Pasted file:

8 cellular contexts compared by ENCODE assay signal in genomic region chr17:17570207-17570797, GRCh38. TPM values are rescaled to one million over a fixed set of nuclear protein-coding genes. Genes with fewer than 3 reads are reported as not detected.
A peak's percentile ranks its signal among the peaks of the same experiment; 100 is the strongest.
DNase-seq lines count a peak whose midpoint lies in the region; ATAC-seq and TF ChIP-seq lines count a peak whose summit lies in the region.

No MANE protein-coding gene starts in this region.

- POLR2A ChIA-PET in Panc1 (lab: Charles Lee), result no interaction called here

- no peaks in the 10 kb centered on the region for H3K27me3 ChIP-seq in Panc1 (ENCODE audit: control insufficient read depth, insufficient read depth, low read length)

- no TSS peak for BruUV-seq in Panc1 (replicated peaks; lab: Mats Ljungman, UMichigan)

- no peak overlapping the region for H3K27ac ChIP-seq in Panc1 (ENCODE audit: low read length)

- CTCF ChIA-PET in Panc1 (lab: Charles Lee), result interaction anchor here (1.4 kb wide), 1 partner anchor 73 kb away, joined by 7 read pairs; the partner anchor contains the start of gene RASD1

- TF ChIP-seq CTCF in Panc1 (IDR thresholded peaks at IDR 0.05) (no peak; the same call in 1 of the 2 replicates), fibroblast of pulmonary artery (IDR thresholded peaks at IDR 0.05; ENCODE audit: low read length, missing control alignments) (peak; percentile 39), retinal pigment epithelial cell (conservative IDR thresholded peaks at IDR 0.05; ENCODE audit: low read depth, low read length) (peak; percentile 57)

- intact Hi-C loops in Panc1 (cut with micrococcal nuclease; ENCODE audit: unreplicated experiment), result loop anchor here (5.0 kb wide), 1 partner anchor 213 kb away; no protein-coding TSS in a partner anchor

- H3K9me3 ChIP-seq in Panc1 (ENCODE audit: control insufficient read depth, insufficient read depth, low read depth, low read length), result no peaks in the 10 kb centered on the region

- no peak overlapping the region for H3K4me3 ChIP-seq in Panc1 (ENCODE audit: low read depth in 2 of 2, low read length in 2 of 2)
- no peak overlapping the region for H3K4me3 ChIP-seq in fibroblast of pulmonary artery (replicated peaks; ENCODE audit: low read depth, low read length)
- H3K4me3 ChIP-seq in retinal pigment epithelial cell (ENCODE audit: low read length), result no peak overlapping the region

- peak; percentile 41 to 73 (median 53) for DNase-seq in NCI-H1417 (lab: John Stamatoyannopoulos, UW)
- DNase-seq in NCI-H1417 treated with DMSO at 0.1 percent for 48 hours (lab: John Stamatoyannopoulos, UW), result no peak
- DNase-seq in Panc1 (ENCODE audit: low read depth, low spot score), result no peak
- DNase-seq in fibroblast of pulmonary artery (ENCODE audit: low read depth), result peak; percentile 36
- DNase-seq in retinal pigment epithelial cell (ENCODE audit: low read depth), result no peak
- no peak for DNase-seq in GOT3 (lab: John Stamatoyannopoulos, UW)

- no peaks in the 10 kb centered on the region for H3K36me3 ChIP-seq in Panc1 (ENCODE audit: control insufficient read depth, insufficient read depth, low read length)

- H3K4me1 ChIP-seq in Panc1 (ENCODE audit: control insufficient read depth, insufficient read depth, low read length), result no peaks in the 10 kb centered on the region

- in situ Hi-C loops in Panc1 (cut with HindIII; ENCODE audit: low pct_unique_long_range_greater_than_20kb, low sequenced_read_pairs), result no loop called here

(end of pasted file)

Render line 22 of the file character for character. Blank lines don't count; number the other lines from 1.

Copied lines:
- no peaks in the 10 kb centered on the region for H3K36me3 ChIP-seq in Panc1 (ENCODE audit: control insufficient read depth, insufficient read depth, low read length)